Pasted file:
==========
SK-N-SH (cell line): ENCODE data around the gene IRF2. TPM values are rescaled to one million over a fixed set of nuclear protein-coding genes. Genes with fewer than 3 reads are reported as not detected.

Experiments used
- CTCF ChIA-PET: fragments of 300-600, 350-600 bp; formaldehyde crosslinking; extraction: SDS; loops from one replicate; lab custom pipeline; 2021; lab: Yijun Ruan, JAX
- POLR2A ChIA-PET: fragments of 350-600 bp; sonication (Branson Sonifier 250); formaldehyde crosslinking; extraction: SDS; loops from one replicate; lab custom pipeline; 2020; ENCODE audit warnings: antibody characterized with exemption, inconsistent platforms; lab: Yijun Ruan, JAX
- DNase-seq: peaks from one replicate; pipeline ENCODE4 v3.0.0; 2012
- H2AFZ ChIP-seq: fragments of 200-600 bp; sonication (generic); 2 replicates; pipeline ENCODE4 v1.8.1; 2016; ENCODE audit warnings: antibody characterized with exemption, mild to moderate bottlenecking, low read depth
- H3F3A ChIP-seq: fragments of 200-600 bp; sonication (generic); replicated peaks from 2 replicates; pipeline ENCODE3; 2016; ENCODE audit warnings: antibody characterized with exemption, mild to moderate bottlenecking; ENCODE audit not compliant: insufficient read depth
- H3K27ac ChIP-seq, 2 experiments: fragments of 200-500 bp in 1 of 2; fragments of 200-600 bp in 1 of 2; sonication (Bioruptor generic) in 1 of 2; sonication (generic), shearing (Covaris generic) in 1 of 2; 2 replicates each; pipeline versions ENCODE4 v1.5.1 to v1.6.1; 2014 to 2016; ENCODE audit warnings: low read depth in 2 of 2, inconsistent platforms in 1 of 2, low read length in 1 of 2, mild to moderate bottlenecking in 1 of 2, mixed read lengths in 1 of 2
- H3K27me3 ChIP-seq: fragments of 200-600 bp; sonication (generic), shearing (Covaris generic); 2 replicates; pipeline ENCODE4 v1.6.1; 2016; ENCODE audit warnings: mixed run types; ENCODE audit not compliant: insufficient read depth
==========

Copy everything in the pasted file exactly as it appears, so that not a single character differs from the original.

SK-N-SH (cell line): ENCODE data around the gene IRF2. TPM values are rescaled to one million over a fixed set of nuclear protein-coding genes. Genes with fewer than 3 reads are reported as not detected.

Experiments used
- CTCF ChIA-PET: fragments of 300-600, 350-600 bp; formaldehyde crosslinking; extraction: SDS; loops from one replicate; lab custom pipeline; 2021; lab: Yijun Ruan, JAX
- POLR2A ChIA-PET: fragments of 350-600 bp; sonication (Branson Sonifier 250); formaldehyde crosslinking; extraction: SDS; loops from one replicate; lab custom pipeline; 2020; ENCODE audit warnings: antibody characterized with exemption, inconsistent platforms; lab: Yijun Ruan, JAX
- DNase-seq: peaks from one replicate; pipeline ENCODE4 v3.0.0; 2012
- H2AFZ ChIP-seq: fragments of 200-600 bp; sonication (generic); 2 replicates; pipeline ENCODE4 v1.8.1; 2016; ENCODE audit warnings: antibody characterized with exemption, mild to moderate bottlenecking, low read depth
- H3F3A ChIP-seq: fragments of 200-600 bp; sonication (generic); replicated peaks from 2 replicates; pipeline ENCODE3; 2016; ENCODE audit warnings: antibody characterized with exemption, mild to moderate bottlenecking; ENCODE audit not compliant: insufficient read depth
- H3K27ac ChIP-seq, 2 experiments: fragments of 200-500 bp in 1 of 2; fragments of 200-600 bp in 1 of 2; sonication (Bioruptor generic) in 1 of 2; sonication (generic), shearing (Covaris generic) in 1 of 2; 2 replicates each; pipeline versions ENCODE4 v1.5.1 to v1.6.1; 2014 to 2016; ENCODE audit warnings: low read depth in 2 of 2, inconsistent platforms in 1 of 2, low read length in 1 of 2, mild to moderate bottlenecking in 1 of 2, mixed read lengths in 1 of 2
- H3K27me3 ChIP-seq: fragments of 200-600 bp; sonication (generic), shearing (Covaris generic); 2 replicates; pipeline ENCODE4 v1.6.1; 2016; ENCODE audit warnings: mixed run types; ENCODE audit not compliant: insufficient read depth